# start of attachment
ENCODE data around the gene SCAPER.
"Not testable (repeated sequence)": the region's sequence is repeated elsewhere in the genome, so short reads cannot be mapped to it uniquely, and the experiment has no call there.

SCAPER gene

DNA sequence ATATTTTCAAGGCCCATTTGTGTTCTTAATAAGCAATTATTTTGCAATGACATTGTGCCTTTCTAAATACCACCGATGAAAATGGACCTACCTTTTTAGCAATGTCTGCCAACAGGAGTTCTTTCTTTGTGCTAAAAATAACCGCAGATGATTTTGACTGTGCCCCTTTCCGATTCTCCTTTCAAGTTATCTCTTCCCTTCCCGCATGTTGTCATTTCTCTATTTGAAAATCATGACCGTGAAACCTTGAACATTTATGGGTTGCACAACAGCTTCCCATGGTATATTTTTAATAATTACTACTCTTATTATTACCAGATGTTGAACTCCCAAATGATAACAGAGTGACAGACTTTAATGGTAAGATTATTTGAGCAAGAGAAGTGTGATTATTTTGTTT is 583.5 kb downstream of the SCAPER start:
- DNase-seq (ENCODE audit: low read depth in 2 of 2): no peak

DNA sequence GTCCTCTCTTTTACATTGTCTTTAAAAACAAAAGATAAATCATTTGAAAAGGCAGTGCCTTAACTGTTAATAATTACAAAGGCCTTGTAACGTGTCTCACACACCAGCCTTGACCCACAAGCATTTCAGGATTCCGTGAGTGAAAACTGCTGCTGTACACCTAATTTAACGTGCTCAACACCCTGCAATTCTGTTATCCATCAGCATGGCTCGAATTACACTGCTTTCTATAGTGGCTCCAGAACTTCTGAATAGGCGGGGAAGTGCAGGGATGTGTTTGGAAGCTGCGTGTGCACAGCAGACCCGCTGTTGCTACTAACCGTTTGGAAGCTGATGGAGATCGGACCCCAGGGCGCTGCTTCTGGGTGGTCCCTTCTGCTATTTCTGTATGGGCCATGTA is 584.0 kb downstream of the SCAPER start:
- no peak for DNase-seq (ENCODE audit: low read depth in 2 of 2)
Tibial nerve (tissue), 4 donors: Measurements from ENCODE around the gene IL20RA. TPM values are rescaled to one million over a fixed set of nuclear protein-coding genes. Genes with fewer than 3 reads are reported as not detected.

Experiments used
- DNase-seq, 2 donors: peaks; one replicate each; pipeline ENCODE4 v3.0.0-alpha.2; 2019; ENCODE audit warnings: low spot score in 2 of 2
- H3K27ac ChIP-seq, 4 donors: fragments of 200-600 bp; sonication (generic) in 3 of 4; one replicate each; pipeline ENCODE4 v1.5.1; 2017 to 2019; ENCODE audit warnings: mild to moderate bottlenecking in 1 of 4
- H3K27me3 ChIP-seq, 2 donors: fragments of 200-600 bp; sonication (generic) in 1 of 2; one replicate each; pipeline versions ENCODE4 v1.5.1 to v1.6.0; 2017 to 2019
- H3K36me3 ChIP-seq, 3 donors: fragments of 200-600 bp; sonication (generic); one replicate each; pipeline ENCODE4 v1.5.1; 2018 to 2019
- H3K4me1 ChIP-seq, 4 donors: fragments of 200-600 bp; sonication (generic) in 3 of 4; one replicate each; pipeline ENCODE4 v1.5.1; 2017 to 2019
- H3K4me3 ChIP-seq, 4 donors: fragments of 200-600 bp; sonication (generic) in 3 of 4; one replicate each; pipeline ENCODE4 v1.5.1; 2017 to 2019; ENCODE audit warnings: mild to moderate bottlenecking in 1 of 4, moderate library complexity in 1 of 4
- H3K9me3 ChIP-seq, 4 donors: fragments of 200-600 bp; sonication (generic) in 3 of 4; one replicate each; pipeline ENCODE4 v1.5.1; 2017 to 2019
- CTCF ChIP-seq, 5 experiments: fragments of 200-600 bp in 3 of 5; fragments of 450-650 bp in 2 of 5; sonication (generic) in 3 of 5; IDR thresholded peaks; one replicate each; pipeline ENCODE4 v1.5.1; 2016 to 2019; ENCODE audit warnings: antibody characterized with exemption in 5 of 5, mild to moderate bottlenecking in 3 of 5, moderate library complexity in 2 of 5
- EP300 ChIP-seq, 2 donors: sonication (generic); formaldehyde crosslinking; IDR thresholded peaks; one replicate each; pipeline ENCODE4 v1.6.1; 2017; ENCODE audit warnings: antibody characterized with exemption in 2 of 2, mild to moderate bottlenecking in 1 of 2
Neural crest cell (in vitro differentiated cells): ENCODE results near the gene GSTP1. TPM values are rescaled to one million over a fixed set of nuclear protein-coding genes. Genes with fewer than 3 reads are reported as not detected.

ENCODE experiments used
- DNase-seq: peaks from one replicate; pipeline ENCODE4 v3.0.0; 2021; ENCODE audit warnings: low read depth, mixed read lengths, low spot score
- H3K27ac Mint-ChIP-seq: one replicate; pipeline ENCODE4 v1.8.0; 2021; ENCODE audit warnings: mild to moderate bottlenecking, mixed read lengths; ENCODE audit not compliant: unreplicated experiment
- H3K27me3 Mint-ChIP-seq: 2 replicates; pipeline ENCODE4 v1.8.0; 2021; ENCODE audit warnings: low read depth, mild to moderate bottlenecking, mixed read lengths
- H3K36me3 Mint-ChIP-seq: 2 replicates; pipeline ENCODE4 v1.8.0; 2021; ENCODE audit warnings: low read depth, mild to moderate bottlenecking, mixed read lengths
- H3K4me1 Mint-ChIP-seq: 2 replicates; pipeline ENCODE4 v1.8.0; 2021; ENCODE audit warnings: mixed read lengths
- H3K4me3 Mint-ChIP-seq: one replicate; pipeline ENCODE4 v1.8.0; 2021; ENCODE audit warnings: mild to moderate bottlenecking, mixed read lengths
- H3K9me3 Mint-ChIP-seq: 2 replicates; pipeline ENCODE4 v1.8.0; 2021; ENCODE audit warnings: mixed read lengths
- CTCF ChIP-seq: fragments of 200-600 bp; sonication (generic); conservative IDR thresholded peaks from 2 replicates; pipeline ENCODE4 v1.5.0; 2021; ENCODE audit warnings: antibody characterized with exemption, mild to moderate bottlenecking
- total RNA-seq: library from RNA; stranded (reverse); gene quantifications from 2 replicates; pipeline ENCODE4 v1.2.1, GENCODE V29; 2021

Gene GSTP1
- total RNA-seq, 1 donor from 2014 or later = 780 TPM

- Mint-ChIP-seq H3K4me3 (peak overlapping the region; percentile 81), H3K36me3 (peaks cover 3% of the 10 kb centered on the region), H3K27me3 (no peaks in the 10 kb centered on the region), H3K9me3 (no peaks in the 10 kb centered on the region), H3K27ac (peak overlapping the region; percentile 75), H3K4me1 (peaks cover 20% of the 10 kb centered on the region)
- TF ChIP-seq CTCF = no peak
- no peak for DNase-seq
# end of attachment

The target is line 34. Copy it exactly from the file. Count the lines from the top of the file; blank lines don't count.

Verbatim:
- no peak for DNase-seq